The police interrogation at the Shaheen Urdu Primary School was recorded on the school's CCTV cameras and shared with the media
The police interrogation at the Shaheen Urdu Primary School was recorded on the school's CCTV cameras and shared with the media © Courtesy the school

School plays may be momentous events in the lives of young child performers — and their parents — but they are rarely the stuff of national news headlines. Yet as India’s ruling Bharatiya Janata Party ratchets up its crackdown on dissent, a student play at a Muslim-run private school is in the spotlight. It landed the headteacher, and one performer’s mother, in jail for sedition.

For five consecutive days, police have subjected the child players — many as young as eight and nine years old — to interrogation, seeking testimony to identify or incriminate adults who may have helped develop the offending production.

In a photo of the investigation — taken from the school’s CCTV cameras and shared with media, two young boys wearing their school uniforms sit hunched over, surrounded by four cops — three in uniform and one pointing a small handheld video camera at them. They are questioned about the show, and its preparation.

Police are said to have confiscated a slipper used as a stage prop as evidence; a nine-year-old girl (it is her widowed mother who has been jailed) has been left to the care of the landlords while the local court considers whether to grant bail.

The play at the centre of the probe was staged last month at Shaheen Urdu Primary School, which caters mainly to aspirational lower middle-class and working-class families in a small town in Karnataka, a state now governed by Prime Minister Narendra Modi’s Hindu nationalist BJP.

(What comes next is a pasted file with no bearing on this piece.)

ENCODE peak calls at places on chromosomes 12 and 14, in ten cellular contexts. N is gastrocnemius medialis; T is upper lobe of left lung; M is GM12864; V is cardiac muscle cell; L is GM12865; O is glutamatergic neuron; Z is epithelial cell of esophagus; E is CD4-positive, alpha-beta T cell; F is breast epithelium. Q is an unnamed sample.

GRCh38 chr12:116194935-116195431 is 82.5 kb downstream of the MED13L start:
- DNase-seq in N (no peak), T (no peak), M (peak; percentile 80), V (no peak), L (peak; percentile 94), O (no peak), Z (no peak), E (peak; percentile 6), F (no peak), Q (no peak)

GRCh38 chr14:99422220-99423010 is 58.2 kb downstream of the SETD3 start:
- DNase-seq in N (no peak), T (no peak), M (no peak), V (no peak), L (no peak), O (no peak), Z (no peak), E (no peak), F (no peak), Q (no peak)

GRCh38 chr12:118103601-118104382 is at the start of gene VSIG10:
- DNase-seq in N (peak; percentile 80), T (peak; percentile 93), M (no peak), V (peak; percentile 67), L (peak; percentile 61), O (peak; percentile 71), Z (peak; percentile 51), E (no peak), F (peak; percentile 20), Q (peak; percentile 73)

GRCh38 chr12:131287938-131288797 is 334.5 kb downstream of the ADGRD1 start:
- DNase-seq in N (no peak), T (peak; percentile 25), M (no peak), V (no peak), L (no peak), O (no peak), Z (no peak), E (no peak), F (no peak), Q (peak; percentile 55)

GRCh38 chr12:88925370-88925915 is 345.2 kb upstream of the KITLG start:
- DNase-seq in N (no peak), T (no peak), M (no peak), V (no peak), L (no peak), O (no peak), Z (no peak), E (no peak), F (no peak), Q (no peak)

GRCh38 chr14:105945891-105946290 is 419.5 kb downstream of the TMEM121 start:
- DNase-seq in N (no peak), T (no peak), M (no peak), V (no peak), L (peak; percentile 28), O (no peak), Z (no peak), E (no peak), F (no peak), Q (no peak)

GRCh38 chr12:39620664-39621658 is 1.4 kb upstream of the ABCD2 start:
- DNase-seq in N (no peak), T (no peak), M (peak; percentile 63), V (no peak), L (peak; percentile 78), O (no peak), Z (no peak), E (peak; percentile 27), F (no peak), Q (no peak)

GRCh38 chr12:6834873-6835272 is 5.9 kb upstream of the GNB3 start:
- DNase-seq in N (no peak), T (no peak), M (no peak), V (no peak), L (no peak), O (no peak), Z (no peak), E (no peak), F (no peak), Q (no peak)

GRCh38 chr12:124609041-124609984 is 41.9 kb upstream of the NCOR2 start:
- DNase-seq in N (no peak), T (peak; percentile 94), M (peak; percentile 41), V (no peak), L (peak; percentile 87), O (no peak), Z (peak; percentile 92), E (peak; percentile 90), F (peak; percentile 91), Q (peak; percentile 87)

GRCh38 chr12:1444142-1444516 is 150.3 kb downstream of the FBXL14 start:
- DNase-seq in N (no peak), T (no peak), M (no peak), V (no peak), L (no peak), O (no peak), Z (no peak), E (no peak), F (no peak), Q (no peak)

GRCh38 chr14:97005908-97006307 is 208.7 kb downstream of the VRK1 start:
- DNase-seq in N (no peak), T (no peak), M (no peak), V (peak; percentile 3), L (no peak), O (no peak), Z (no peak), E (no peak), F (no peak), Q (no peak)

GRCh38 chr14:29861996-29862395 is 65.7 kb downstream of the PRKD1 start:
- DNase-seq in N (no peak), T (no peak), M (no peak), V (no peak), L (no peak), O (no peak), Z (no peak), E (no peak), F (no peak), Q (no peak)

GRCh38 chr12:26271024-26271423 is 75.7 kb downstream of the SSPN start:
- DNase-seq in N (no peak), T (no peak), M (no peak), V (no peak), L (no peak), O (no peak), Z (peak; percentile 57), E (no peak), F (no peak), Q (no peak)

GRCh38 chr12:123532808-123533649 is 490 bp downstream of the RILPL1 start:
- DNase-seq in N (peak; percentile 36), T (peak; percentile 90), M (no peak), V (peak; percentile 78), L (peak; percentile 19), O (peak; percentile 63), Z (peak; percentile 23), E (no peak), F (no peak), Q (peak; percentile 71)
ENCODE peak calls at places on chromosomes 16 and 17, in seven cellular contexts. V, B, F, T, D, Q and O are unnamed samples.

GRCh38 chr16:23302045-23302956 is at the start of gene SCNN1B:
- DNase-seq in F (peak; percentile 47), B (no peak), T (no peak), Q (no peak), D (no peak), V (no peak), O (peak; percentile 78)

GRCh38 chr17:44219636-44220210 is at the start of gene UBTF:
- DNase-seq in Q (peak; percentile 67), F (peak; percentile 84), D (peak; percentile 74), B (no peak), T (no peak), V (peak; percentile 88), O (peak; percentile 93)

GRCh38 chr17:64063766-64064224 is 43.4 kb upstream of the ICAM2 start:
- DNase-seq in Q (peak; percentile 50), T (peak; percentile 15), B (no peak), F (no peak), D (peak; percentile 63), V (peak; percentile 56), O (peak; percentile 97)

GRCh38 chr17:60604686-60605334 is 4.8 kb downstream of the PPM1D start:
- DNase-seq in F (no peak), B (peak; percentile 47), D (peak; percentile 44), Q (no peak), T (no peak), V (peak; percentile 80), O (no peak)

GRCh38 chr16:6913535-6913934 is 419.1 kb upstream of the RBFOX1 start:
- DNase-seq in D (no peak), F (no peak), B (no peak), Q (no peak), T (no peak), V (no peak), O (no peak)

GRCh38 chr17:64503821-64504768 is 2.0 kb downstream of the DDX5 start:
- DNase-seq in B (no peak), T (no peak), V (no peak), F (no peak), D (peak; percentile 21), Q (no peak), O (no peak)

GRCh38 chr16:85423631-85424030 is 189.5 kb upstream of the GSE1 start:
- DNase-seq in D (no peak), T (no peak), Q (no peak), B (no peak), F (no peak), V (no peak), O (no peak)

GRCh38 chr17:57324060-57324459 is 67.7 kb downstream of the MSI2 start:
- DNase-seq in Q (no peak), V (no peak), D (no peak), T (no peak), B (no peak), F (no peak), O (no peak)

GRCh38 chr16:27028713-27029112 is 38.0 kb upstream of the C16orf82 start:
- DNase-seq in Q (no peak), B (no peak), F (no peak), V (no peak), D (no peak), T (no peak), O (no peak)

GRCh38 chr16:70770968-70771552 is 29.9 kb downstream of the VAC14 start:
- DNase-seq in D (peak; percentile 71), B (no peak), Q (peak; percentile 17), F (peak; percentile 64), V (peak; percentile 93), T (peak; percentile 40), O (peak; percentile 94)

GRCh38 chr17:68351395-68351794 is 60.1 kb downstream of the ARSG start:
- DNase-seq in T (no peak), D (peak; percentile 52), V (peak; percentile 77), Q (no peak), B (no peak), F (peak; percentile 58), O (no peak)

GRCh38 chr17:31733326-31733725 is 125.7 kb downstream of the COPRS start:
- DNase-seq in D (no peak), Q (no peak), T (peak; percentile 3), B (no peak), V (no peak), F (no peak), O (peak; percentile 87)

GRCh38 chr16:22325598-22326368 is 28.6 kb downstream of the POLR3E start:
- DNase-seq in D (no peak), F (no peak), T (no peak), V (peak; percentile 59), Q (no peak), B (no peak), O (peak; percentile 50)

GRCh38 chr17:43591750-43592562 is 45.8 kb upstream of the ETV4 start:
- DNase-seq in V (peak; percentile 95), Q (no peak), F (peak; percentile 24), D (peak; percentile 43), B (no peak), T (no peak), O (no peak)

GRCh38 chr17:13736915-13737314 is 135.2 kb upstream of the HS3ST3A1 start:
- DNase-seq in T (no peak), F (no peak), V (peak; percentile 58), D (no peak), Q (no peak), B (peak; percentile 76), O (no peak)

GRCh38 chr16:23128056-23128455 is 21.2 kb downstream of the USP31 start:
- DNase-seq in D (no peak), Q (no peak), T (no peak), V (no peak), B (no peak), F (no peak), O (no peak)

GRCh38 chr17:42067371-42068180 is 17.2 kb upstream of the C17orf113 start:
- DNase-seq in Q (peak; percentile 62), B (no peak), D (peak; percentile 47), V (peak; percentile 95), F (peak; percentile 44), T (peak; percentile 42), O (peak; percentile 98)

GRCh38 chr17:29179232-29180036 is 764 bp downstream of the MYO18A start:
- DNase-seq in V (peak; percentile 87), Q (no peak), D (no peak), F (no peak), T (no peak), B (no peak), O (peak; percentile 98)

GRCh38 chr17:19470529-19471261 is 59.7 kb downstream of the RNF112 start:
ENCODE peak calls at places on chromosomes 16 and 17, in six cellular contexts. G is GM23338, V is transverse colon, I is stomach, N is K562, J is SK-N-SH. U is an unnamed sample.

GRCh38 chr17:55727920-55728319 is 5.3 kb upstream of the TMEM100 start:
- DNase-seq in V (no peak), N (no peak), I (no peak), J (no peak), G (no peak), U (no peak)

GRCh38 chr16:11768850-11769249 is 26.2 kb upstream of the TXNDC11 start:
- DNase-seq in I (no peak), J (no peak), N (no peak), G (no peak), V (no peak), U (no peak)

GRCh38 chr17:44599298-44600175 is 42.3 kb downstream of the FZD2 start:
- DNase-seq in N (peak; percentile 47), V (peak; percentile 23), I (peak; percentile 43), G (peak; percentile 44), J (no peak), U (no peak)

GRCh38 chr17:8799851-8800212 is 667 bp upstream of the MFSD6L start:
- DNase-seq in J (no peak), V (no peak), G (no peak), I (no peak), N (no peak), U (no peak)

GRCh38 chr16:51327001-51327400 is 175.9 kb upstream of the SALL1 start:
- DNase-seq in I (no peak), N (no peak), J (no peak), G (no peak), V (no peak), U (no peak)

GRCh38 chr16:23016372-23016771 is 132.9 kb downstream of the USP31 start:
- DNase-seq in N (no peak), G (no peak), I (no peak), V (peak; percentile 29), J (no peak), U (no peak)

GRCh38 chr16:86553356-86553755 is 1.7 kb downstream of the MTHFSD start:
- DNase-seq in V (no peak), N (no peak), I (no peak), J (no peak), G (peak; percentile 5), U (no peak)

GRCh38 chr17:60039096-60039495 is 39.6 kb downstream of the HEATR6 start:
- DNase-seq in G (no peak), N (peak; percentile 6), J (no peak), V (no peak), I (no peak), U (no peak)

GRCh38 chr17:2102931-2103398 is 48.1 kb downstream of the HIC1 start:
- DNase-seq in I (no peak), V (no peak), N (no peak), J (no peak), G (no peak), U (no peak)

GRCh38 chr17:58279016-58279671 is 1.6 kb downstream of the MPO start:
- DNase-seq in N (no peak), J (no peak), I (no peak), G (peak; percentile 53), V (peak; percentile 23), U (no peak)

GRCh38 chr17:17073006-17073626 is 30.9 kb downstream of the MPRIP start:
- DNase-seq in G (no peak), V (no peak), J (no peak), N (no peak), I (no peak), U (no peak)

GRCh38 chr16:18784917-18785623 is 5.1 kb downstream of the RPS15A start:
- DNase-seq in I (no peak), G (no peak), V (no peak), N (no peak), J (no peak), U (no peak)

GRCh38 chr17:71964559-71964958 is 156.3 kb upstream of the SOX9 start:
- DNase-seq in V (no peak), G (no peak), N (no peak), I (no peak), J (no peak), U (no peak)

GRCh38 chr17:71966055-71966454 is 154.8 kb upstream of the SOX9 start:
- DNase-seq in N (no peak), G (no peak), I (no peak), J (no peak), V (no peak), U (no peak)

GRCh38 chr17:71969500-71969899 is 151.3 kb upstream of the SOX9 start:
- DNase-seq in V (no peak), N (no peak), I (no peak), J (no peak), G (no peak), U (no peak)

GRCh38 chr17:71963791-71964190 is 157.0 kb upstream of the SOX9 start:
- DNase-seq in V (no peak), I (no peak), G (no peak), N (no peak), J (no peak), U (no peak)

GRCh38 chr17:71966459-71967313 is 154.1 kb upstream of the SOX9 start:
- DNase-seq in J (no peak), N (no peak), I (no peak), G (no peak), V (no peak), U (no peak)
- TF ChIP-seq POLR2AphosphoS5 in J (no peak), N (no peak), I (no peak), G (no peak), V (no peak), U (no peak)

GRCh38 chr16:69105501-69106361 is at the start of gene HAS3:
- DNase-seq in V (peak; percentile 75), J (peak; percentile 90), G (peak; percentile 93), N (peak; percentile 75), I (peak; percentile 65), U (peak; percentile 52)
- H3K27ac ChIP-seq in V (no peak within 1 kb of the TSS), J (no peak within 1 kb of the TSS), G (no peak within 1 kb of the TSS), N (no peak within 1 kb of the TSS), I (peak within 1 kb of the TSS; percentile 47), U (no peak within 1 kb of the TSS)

The topic was an issue that has already made waves across India: the BJP’s plan to compile a national register of citizens to separate genuine Indian citizens from illegal immigrants, who will face the threat of detention and deportation.

New Delhi’s recent creation of a fast-track to Indian citizenship for followers of all major South Asian religions — except Islam — from three nearby Muslim-majority countries has fanned fears among India’s own Muslims that their absence from this list shows that they are the group most likely to be excluded from the new citizens’ register.

In the school’s short skit — which was videoed and shared on social media — the children echo pervasive fears about a process likely to require all Indians to prove they descend from legal Indian citizens or be rendered stateless.

“Mother, Modi says show the documents of your forefathers or leave the country,” says a plaintive child. A young girl, playing the mother, responds: “Where do I get these papers from? It’s been a hundred years since my father in-law passed away. He is in his grave now. Do I dig up his grave for these papers?”

Then, defiance. “He was just a brat selling tea, grew up in front of us, and now he is asking for documents?” says a girl, referring to Mr Modi’s oft-touted origins as a humble tea-seller’s son. “Bring him to me. I’ll ask him where he was born, and where are his papers. If he doesn’t show them, I’ll hit him with my shoe.”

Members of the BJP, incensed by the children’s disrespect for the premier, have vigorously defended the police action, saying the adults responsible should face prosecution under India’s colonial-era sedition law for “poisoning” children’s minds.

“If it incites hatred, ill-will and disaffection against the government than it is sedition,” Vivek Reddy, a BJP spokesman, said in one heated television debate. “To say, ‘throw slippers against the ruler of the nation’ . . . is that criticism? . . . Merely because it is a play does not mean that you can say anything and everything.”

Critics counter that the police interrogation of young children over a school drama reflects an alarming erosion of India’s democratic freedoms. “It is fascism,” lawyer Nandita Rao insisted.

As for the children, psychiatrist Professor Vikram Patel of Harvard Medical School told me they are likely to be traumatised by a police interrogation aimed at implicating their parents and teachers — the most trusted adults in their lives — in a crime that carries a life sentence.

“It is Orwellian, but it is not just abstract Orwellian — it’s a very practical threat to the wellbeing of the children,” Prof Patel says. “Gandhi would hang his head in shame that we have descended into such madness.”

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